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History, Progress, and Current Treatment of Parkinson’s Disease,
1817 – 2002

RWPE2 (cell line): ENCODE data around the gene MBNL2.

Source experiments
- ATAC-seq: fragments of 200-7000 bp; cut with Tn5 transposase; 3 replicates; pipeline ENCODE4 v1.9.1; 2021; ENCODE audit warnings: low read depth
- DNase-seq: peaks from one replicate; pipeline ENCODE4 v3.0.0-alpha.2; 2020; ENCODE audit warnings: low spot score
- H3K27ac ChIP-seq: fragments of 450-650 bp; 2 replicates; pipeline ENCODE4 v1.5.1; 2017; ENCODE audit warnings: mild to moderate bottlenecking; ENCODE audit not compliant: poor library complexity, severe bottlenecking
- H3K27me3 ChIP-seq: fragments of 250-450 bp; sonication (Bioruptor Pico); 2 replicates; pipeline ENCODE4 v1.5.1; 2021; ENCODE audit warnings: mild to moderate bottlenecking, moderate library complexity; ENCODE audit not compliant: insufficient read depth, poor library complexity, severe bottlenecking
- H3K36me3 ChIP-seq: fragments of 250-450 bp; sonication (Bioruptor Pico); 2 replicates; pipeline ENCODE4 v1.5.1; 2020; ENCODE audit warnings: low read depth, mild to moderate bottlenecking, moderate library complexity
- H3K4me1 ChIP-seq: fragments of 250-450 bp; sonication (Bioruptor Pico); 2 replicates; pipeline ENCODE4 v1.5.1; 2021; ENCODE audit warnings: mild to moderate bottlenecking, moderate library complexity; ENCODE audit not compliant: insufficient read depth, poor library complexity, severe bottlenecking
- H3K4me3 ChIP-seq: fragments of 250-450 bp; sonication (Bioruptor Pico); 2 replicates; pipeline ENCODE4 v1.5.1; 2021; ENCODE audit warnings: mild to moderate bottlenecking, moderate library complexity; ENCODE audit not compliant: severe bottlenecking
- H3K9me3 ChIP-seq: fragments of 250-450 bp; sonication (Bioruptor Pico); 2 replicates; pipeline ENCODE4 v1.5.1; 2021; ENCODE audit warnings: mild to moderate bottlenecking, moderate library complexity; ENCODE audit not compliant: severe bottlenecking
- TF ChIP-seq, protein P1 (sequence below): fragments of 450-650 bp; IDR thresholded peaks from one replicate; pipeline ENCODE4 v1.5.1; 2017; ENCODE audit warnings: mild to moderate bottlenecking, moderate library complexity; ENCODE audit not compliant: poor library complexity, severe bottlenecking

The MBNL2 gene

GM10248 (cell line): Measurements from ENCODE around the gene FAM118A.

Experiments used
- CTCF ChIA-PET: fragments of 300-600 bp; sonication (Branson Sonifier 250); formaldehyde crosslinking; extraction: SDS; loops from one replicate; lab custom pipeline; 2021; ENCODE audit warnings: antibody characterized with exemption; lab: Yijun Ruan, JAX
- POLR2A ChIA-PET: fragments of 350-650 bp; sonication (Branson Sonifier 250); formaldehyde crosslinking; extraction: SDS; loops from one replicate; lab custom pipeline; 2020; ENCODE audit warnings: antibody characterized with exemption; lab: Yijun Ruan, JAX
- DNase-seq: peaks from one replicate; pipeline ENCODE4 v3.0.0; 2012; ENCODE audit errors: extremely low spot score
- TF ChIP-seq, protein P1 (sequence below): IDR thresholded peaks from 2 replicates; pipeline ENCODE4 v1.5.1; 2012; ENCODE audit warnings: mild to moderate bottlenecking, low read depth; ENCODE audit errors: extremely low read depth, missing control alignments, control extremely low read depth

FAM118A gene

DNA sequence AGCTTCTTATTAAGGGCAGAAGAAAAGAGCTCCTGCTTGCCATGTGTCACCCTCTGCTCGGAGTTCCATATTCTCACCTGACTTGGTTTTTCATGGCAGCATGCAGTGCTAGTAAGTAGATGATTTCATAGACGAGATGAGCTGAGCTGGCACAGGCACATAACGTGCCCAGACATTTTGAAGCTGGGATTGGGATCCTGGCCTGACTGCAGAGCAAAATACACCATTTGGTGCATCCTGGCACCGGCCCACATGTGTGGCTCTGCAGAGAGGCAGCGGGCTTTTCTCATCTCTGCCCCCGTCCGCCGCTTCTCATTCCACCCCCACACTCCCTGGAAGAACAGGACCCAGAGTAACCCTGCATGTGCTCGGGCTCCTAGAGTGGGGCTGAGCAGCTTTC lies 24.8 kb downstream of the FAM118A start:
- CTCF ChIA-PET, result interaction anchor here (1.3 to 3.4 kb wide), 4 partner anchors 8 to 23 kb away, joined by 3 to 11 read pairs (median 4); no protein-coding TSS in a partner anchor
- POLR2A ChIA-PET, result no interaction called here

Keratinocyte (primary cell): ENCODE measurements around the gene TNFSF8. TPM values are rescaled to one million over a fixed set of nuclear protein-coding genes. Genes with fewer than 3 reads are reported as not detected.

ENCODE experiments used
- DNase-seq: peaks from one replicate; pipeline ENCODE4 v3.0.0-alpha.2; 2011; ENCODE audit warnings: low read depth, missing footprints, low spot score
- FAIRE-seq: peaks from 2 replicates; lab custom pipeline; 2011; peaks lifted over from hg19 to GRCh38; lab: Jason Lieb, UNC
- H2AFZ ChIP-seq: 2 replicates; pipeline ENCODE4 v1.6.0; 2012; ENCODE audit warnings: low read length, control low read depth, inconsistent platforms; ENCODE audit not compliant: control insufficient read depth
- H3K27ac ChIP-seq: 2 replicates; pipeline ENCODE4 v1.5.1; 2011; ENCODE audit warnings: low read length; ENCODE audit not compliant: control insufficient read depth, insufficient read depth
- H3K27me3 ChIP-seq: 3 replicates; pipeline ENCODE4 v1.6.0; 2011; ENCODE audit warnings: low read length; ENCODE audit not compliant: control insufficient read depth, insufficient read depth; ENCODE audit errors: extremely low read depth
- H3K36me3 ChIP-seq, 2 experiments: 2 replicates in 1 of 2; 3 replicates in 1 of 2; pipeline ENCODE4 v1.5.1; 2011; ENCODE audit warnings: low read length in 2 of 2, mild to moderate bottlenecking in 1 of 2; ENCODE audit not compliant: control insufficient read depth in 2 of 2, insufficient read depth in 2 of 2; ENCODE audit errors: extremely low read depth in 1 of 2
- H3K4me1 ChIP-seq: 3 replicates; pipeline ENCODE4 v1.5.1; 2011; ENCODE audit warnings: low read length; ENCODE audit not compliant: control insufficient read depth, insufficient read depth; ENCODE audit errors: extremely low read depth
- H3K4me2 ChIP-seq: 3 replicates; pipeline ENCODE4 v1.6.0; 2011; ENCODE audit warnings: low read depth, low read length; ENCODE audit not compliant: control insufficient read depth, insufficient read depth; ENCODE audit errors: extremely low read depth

Presented to Parkinson’s Disease Support Group, Easter Seals, Oakland, California James Parkinson, a British physician, who was born in 1755 and died in 1828, was more known for his unpopular views of social reform than for what he later became famous for. He was anti-war, anti-military, believed in what today would be called socialism, supported civil disobedience, and did as much work with his hobbies, geology and paleontology, as he did with medicine. He was even implicated in a plot to assassinate King George III with a poisoned dart fired from a popgun, but he was later cleared of that charge. He studied Latin and Greek as a young man, and came to medicine by taking over his father’s job as a general practitioner in a suburb of London. He wrote a little-known paper on “The Nature and Cure of Gout” in 1805; but this was followed, in 1817 by his classical “Essay on the Shaking Palsy” which attached his name forever to this illness. He was, however, never honored for his astute observations; and there is not even a likeness of Dr. Parkinson available in this time. Dr. Parkinson, while observing people on the streets of London, noted that some suffered from a tremor which, along with muscle weakness, worsened with time. The Latin name for this condition was “Paralysis agitans”, or the “shaking palsy”; but with no standardized neurological examination available at that time, the symptom complex which is well-known today, was not understood in the early Nineteenth century. Despite the lack of a standardized method of diagnosis, however, one of the main features of the detection of this condition was established from the beginning; that of careful observation of the patient. It was not until the very late portion of the Nineteenth century that physicians began to understand the anatomy and physiology of the nervous system. Pioneering work by such greats in anatomy and physiology as Ramon y Cajal (from Spain) and Sherrington (Britain) began to show us the fine anatomy of the brain; and when studies were made of the brains of those patients who had died with the “Shaking Palsy”, now named Parkinson’s Disease after the man who first described the external symptoms, it was learned that certain areas of the brain seemed to be affected. These areas, including such structures as the substantia nigra (so named because the tissue is black with pigment), globus pallidus, parts of the thalamus, were all joined together in a generic description as the “basal ganglia”, or collections of nerve cells at the base of the brain. When we talk about the basal ganglia, we are talking about these multiple areas, many of which play a role in other illnesses as well which are different from Parkinson’s Disease, but are also associated with similar symptoms. As knowledge grew and the physiology of the nervous system began to be understood, it became apparent that Parkinson’s disease was a disease of both muscle weakness and abnormal movement. The tremor of Parkinson’s disease is described as a typical “pill-rolling” tremor, low in frequency (about 4-5 cycles per second); and is a “tremor at rest”, meaning that it is most pronounced when the patient is not making a voluntary movement, and it tends to decrease or even disappear with voluntary movement. Years ago, when I first moved to Berkeley, I had a dentist who had early Parkinson’s disease and who, when he was talking to me, had a mild tremor. One would think that I might have been concerned at his ability to do dental surgery on me; but I was confident that, once he began to engage in voluntary muscle activity, his hands would become steady; and I remained with that dentist for some years until he retired. And I still have my teeth, too! Early on, too, it was found that patients with Parkinson’s disease, as the illness progressed, developed a slowness of muscle function, and an associated rigidity of the voluntary muscles, which, when the muscles were passively moved through their range of motion, were felt as having “cogwheeling”, a grinding sensation to the examiner as the rigidity and the tremor combined. Further, it was noted that the increasing rigidity eventually affected the facial muscles, causing a rather drawn and monotonous facial expression, which has been named the “Parkinsonian mask”; and that the increasing tightness of the lower extremity muscles resulted in a characteristic propulsive gait where the patient has difficulty starting to walk, but once started, would walk with small steps in a rapid and sometimes increasingly uncontrolled pace, called a “festinating gait”; or as the French called it, “Marche a petit pieds” (“walking with little feet”) Finally, it was noted that, along with the slowness of movement (“bradykinesia”), came a tendency towards a slowing down of intellectual function, and that this, in time, led to dementia which, in the later stages of the illness, could be quite crippling. Death associated with Parkinson’s disease usually was not as a direct result of the illness, but rather of the decreasing levels of activity of the patient brought on by the disease, and eventual development of pneumonia or other conditions associated with inactivity. Thus, to this day, maintenance of as active life as is possible is one of the ways to prolong life in patients with Parkinson’s disease. The cause of Parkinson’s disease is still not known. There are certain forms of Parkinson’s disease that have been associated with such things as viral infection of the central nervous system. The 1918 Influenza Pandemic, which killed more people than did the Black Death in Medieval Europe, produced many cases of Parkinson-like disease due to the encephalitis associated with the Influenza virus, and this form of the illness, called “Post-encephalitic Parkinsonism” frequently affects only one side of the body, whereas the traditional form of Parkinson’s disease is usually bilateral. There are other associations of conditions with a Parkinsonian-like syndrome, including certain toxic exposures such as carbon disulfide, carbon monoxide, and a chemical named MPTP, sometimes used as a “recreational drug”. Additional causes include other degenerative neurological diseases, including Alzheimer’s disease; Huntington’s disease; side-effects from certain psychiatric drugs such as medications in the Thorazine/Haldol family; and acute or chronic head injury problems. A condition called “normal pressure hydrocephalus”, a variant of degenerative brain disease, may also produce Parkinsonian-like symptoms. The management of these “Parkinsonian-type” conditions is, however, different from the management of the typical case of Parkinson’s disease, and I will limit my presentation today to the “traditional” Parkinson’s disease. I will, however, be happy to answer questions concerning the other types at the end of this talk. The early diagnosis of Parkinson’s disease is difficult and subtle. Frequently, the first sign is that of decreased movement, and there is a great story about two famous British neurologists (with famous names that you will chuckle over) concerning the early diagnosis of Parkinson’s. Sir Henry Head, a pioneer in British neurology, had a habit of shaking his leg while he sat in an auditorium listening to a lecture; and one day, Russell Brain (later given the title of “Lord Brain”), noted that Sir Henry was not shaking his leg anymore. Brain said that he thought that Sir Henry Head was showing the early signs of Parkinson’s disease, and he turned out to be quite correct. In the case of my own father-in-law, also a physician, he came to stay with me while recovering from surgery associated with a bad fall which he had taken at home; and, as I had the chance to observe him constantly, it rapidly became apparent that he had early Parkinson’s disease; and, in fact, that was probably the cause of his fall. After proper medication, he did well for many years before passing away a few years ago at the age of 91. When Parkinson’s disease is suspected, a good neurological evaluation is mandatory. This is so that the other causes of similar symptoms can be explored, as the treatments for those conditions are often very different that those used for Parkinson’s disease of the “traditional” type. Such an evaluation should include a careful history and neurological examination; imaging studies, beginning with at least, a CT scan of the brain; and, if there is evidence of enlargement of the spinal fluid pathways, followed by a radioisotope study called a “cisternogram” involving injection of a tracer into the spinal fluid and several days of scanning thereafter to look for “normal pressure hydrocephalus”. Although there are physicians who consider themselves “movement disorder specialists”, I believe that a well-trained neurologist or neurosurgeon should be able to complete a proper evaluation of a patient for Parkinson’s disease. Treatment In the years after the disease was described by Parkinson, there was very little that could be done to alleviate the symptoms. It was, however, noted early on, that advanced Parkinson’s disease was characterized by excessive drooling; and so, drugs, called “anticholinergics”, which dry up mouth secretions, were tried as a treatment. Surprisingly, these treatments seemed to help in many cases to reduce the drooling, and also were found to decrease the tremor as well. We now know that this occurred because of the effect of these drugs in blocking the abnormal nerve transmissions which go along with Parkinson’s disease; and anticholinergics, such as Artane® and Cogentin®, are still used early on in Parkinson’s disease, especially in those cases where tremor is a predominant symptom. The other thing which was noted early in the history of the knowledge of this disease, was that if a patient with Parkinson’s disease had a stroke, the side affected by the stroke would show improvement in, or even disappearance of the Parkinsonian tremor. This led to the next breakthrough in the treatment of Parkinson’s when surgical procedures were tried to interrupt the voluntary motor pathways of the brain in order to alleviate tremor, and, to a lesser extent rigidity. These procedures, however, offered a “trade-off”; a partial paralysis in return for a decrease in tremor, and were certainly not a definitive answer. One day, in the early sixties, Dr. Irving Cooper, a New York neurosurgeon, was performing such an operation, when he inadvertently tore a small artery which supplied a portion of the basal ganglia. He aborted the operation because of this; and, to his pleasant surprise, when the patient awoke from the anesthetic, his tremor was gone and he did not have the partial paralysis that the originally-planned operation would have produced. Dr. Cooper then went about studies to determine what had happened, and he discovered that the injury to the artery had caused the death of a small area of tissue within the globus pallidus; and Dr. Cooper then went about experiments where the globus pallidus and other parts of the basal ganglia were attacked. These areas included, in addition to the globus pallidus, portions of the thalamus, putamen, subthalamus, and others; and the means of producing the lesions have varied from chemicals (alcohol was used by Dr. Cooper), to radioactive implants (we used a strontium-90 needle at the University of Chicago where I trained in the sixties), to freezing, to heating with radiofrequency current; but the main object was the same, to interrupt what was felt to be an “abnormal circuit” between parts of the basal ganglia. In the mid-sixties, Dr. Nicholas Cotzias and his associates discovered the relationship between the natural neurotransmitter Dopamine and the cause of Parkinson’s disease; and his group devised a way to get a precursor of Dopamine into the brain by synthesizing the chemical L-DOPA. The results of this new treatment were dramatic; and this was followed by almost overnight abandonment of the surgical procedures which had been developed in the early sixties, which, although they were effective, did not seem to be permanent, and many of the patients who were initially improved after surgery on the basal ganglia relapsed after several years. Sadly, however, it was subsequently determined that the use of L-DOPA, while dramatic initially, was limited by a problem of growing tolerance to the beneficial effects of the medicine, this resulting in the need to increase the dose over time, and eventually making the side-effects worse than the beneficial effects. Thus, excessive dosage with L-DOPA or its relatives could lead to worsening of the abnormal movements (“dyskinesias”), gastrointestinal symptoms, insomnia, hallucinations, and even psychosis, while the beneficial effects would decrease with time. Some agents, called “neuroprotective agents” were likewise developed, the most common being Selegiline (Deprenyl® or Eldepryl®), which have been added to anti-Parkinson regimens to try and delay the need for use of high doses of L-DOPA; but the results of the use of such drugs, while seemingly beneficial early on, are not totally clear. Because of the problems associated with L-DOPA, in the eighties and nineties, the surgical approach was once again investigated. Dr. Lauri Laitinen, a neurosurgeon working in Sweden, refined some of the old basal ganglion procedures, and developed a somewhat more precise and elegant method of placing destructive lesions in the globus pallidus and elsewhere. When the globus pallidus was lesioned, the procedure was called “pallidotomy”; and some investigators found that pallidotomy had some benefit in reducing the amount of L-DOPA needed to control the symptoms, as well as the fact that it seemed to improve the physical “slowness” associated with the rigidity. Pallidotomy, however, did not seem to help the dementia very much, and, as the procedural indications were developed, demented patients were usually excluded from those who were offered pallidotomy. Lesions placed in the thalamus, called thalamotomy, seemed to have positive effects on tremor, but did little for rigidity or “slowness”. There was a strong flurry of basal ganglion surgery in the nineties with many centers and even privately-practicing neurosurgeons offering pallidotomy, but, as was predicted by others, the results have not lived up to hopes for these procedures, and they, essentially destructive operations, are once again losing favor. During the last few years, some new and exciting progress has been made in the treatment of Parkinson’s disease. It has been discovered that, rather than destroying basal ganglion tissue, one could stimulate certain areas of the brain and virtually instantly block the abnormal movements and other features of Parkinson’s disease. The area of the brain which seems to be most productive for this type of stimulation is the subthalamic nucleus (STN), located just under the main thalamic area, and placement of implanted electrodes into the subthalamic nucleus followed by stimulation of this area with a pacemaker-like device has been shown to be the most effective surgical treatment to date of this disease. Placement of such devices (called deep brain stimulators or DBS), while tedious and not without risk, is rapidly becoming the “gold standard” of treatment for those with Parkinson’s disease who are no longer benefited by treatment with drugs. As with the initial enthusiasm for pallidotomy, one should be cautious with regard to DBS; but, for a number of reasons, this approach seems to be very positive these days. On the horizon, hopefully, is research which will help to determine the true cause of Parkinson’s disease. It is known that the pathological process involves death of Dopamine-producing cells in the substantia nigra of the midbrain, and much of the current research is devoted to methods which either prevent this cell death; or, which develop a process to “re-charge” this area of the brain with new cells that will once again produce Dopamine. Thus the use of embryonic cells, called Stem Cells has been proposed as a way to try and inject sources of Dopamine into the brains of people with Parkinson’s disease. In the past, certain surgeons of somewhat questionable background have attempted to use such cells from other animals such as pigs or monkeys; but use of cells from other species has been clearly shown to be ineffective, and possibly quite dangerous. The use of human embryonic cells has led to some controversy as to the morality of such; but thusfar, the implantation of such cells has not been shown to be significantly helpful. A recent study, done in New York and Colorado, has shown that, while one can get the cells to “take” (and survive), the problems of excessive movements and dyskinesias have overshadowed the benefits of the procedure, and that much more research needs to be done before the use of stem cells can be justified as a mainstream treatment for Parkinson’s disease. I had originally planned to include a discussion of the “standard” treatment for Parkinson’s disease in 2002. With the limited time, however, I am not going to spend a great deal of time on that subject except to give you a brief outline for the clinical diagnosis and treatment of this disease. All cases of suspected Parkinson’s disease deserve the evaluation and workup which I mentioned earlier, including appropriate imaging studies. Once the diagnosis is confirmed, one generally divides the patients into two groups, “early onset” and “late onset”, with the age of 60 being the “dividing line”. The treatment is somewhat different for the two groups, as the “early onset” patients are going to require a longer period of treatment than are the “late onset” patients. In the early-onset patients, especially those in which the predominant symptom is tremor, the use of the anticholinergic drugs such as Artane® and/or Cogentin® is generally considered first. Addition of adjuvant drugs such as Amantidine (Symmetrel®) may help with all features of the disease and have low side-effect problems. As the disease advances, L-DOPA is added. Selegiline may have a mild “neuroprotective effect”, but this is not clear. In the late-onset patients, the tendency is to proceed to L-DOPA earlier on, especially where rigidity and/or “slowness” are the most prominent symptoms; and, once again, the use of Selegiline is not settled. If/when the situation with the L-DOPA treatment reaches the point where the side-effects are becoming intolerable, other approaches can be considered. A new class of drugs, called “Dopamine agonists” have recently been developed which seem to be nearly as effective as L-DOPA itself, but these drugs have a different set of side-effects, some of which, like the “sleep attacks” associated with the drugs Pramipexole (Mirapex®) and Ropinirole (Requip®), can be as dangerous as those seen with L-DOPA. Likewise, the Dopamine agonists are much more expensive than are the L-DOPA medications. Another drug, Cabergoline (Pergolide®) is being tried, mainly outside of the United States, as a substitute for L-DOPA, but the results with Pergolide are not totally clear, either. To me, if a patient with Parkinson’s disease reaches a point where the drug therapy is either no longer effective, or the side-effects are unacceptable, I will refer the patient for a surgical approach. If the problem is purely one of tremor (and this is very rare in a late-stage patient), I would consider thalamotomy. In all other instances, the procedure of choice would be deep brain stimulation. In my opinion, pallidotomy has, once again, dropped far down the list of possible treatments for this illness. For those of you who are Internet users, I would like to recommend a Mailing List for people with Parkinson’s disease. This List is made up of a group of patients, their families, and some medical professionals (doctors, nurses, social workers, etc.) who share an interest in this disease. I find myself learning something virtually every day from reading this List. It is available both as a standard List (you get a message every time someone posts one), or in Digest form (you get one big message at the end of each day, containing all of the postings from that day). To join, send a message to: and, with no subject line, send the following message (exactly): with “parkinsn” spelled exactly and “youremailaddress” being your own address (without the quotation marks). When you are enrolled, you will get a message containing instructions for using the List, and also directions as to how to sign off should you decide to leave the List in the future. See you on the List! (On the table/in the back of the room) are some materials on this subject. I will also place there a transcript of this talk, as well as some material from a man named Bill Harshaw, from the Parkinson List. Bill is a 21-year veteran of Parkinson’s disease, and had implantation of his deep brain stimulator in 1994 in Canada. It continues to give him excellent relief from his symptoms. Bill has written a booklet entitled, “Neurosurgery For Parkinson’s Disease: A Patient’s Perspective”, and he has donated some copies of this booklet for this talk. Please feel free to take a copy. Bill is also the author of a softcover book entitled, “My Second Life: Living with Parkinson’s Disease” and this book is available for $15.00 (US) plus $5.00 for postage. Please order your own copy from: Now, I will be pleased to take your questions. Telephone: (510) 849-2555 FAX: (510) 849-2557